After getting furloughed in March, I was able to start collecting unemployment soon after. I opted not to have taxes withheld from my payments because I was having to dig into my savings to pay the bills, and I thought I’d be going back to work.
Long story short, it became clear that my job wasn’t coming back, so I only collected unemployment for 11 weeks and started freelancing full time instead in early July. I’m still freelancing full time and earning just enough to stay current on my bills. The big problem is that I haven’t set aside any money for unemployment taxes or paid freelance taxes. So that means I’ve only paid taxes for about two and a half months of 2020.
With 2021 almost here, I’m terrified of the tax bill that will be waiting for me. I’m also worried about the penalties. Can I be punished for not paying taxes for almost an entire year? This is causing me great stress. I barely have anything left in savings, so I can’t just write the IRS a check. Please help me!
You didn’t commit tax evasion. You didn’t file a fraudulent return. At this point, you haven’t even failed to file a tax return. So I hope what I’m about to say will help you breathe easier. This is probably going to be an extraordinarily common problem for tax year 2020, given how many people have relied on unemployment and freelance work to survive.
Yes, technically, you should have been paying taxes on your unemployment and your freelance income. The U.S. tax system is “pay as you go,” meaning you’re supposed to make tax payments as you earn money, rather than saving it all for the end of the year. For taxes on unemployment benefits, if you don’t have the state withhold money, you’re supposed to make quarterly tax payments, just as you do with freelance income.
The consequences for not doing so aren’t too painful, though. Without getting too deep into the rabbit hole of IRS rules, the penalty for paying late is generally 0.5% of what you owe per month, provided that you file your tax return on time. You can avoid the penalty altogether if you owe less than $1,000. If you can’t afford to pay the bill, you can easily set up a payment plan through the IRS, but we’ll get to that shortly.
But I’m less worried about your 2020 tax bill than I am about your tax bill for 2021 and beyond. You don’t say whether you plan to make freelancing your permanent job or if it’s a stopgap to pay the bills until you find full-time work.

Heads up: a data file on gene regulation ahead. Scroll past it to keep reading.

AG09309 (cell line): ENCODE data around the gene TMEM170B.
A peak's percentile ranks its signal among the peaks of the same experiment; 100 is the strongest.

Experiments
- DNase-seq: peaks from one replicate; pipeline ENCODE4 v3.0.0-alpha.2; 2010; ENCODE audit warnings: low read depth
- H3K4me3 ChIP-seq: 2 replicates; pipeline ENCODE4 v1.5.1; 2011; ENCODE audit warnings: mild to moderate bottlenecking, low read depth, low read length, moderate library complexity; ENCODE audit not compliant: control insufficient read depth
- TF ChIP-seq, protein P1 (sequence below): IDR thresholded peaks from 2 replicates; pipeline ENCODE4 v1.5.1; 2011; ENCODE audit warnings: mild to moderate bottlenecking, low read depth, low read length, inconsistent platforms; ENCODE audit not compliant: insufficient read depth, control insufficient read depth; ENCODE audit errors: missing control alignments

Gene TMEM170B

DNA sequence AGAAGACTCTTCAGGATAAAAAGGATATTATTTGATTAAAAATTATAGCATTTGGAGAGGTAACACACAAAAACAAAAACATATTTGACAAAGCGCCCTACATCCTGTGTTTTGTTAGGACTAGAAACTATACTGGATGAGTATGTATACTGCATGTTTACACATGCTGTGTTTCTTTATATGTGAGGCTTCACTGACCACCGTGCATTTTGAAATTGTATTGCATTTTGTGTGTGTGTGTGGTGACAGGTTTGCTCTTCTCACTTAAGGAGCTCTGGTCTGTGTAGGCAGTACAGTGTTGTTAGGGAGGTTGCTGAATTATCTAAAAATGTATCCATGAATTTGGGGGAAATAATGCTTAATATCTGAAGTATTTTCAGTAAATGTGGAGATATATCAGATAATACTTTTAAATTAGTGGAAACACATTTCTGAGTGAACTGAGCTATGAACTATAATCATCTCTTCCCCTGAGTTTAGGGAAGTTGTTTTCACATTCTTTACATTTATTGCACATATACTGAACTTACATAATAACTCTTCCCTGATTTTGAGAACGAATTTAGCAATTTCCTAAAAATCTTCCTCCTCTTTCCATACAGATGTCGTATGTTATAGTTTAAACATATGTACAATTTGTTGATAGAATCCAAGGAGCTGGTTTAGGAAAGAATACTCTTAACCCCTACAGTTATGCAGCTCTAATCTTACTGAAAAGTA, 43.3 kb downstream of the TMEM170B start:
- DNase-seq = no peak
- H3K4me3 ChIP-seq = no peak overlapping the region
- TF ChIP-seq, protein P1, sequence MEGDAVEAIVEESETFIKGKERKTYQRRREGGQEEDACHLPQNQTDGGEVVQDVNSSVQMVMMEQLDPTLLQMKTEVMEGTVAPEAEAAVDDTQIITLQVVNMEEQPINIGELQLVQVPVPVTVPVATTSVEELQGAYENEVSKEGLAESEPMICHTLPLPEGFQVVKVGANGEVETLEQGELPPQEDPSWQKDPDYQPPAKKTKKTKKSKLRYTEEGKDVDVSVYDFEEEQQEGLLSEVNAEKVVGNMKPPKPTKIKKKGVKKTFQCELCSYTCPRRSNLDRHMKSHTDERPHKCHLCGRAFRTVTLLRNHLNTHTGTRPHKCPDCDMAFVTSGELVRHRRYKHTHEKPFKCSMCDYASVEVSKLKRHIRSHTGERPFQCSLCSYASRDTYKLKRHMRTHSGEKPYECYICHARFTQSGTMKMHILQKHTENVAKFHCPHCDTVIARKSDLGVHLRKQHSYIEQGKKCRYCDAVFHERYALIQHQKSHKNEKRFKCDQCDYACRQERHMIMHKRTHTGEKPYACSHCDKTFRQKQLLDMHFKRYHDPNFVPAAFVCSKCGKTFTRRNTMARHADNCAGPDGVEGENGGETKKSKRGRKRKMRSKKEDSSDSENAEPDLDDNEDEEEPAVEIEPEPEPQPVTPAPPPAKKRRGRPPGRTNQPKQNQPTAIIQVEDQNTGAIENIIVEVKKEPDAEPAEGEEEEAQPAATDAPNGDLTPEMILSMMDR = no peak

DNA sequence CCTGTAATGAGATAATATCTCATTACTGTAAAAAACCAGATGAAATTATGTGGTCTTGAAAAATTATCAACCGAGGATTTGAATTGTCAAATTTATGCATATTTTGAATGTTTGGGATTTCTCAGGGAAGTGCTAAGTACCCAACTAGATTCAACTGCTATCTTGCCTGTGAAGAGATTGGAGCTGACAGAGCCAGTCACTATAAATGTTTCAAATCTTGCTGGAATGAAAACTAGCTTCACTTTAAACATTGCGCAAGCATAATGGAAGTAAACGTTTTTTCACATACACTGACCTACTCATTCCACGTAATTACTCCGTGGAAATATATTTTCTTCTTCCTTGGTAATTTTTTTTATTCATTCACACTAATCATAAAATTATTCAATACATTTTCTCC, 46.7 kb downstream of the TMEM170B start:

Regardless, as long as you’re freelancing full time, you need to find some way to budget for the taxes. Whether that means taking extreme cost-cutting measures or earning more by getting a side job, finding new clients or raising your rates is up to you to determine. The fact that you managed to rev up your freelance work to full-time status in just 11 weeks tells me that you’re resourceful.
Your first step is to estimate how much you’ll owe. You can easily do this by using the tax withholding estimator at IRS.gov. Obviously, you need to know this number for practical reasons. But understanding what you’re dealing with will also give you some peace of mind. When we’re dealing with the unknown, we often imagine the most catastrophic scenario possible. The reality may not be as bad as you envision.
You’re actually not as behind as you think you are. Quarterly taxes aren’t due in even increments. Taxes for the four-month period from September to December aren’t due until Jan.15, 2020, so you’re really only behind on taxes for your unemployment benefits, plus two months’ worth of freelance income. If it’s possible for you to cut expenses or take on extra work, try to set money aside so that you can at least make a partial payment in January.
Your tax situation is probably simple enough that you can set up a payment plan at IRS.gov/payments without speaking to a human. Whatever you do, though, please don’t charge that tax bill to your credit card. That 0.5% monthly fee works out to 6% per year, which is no doubt better than your credit card’s interest rate.
Even if you can’t afford to pay a dime, make sure you file your tax return on time by April 15. The penalty for failing to file is 5% per month of what you owe, rather than the 0.5% if you file but can’t pay. The lesson here is don’t be afraid if you can’t afford to pay. And whatever you do, don’t try to hide from the IRS.
Robin Hartill is a certified financial planner and a senior editor at Codetic. Send your tricky money questions to [email protected].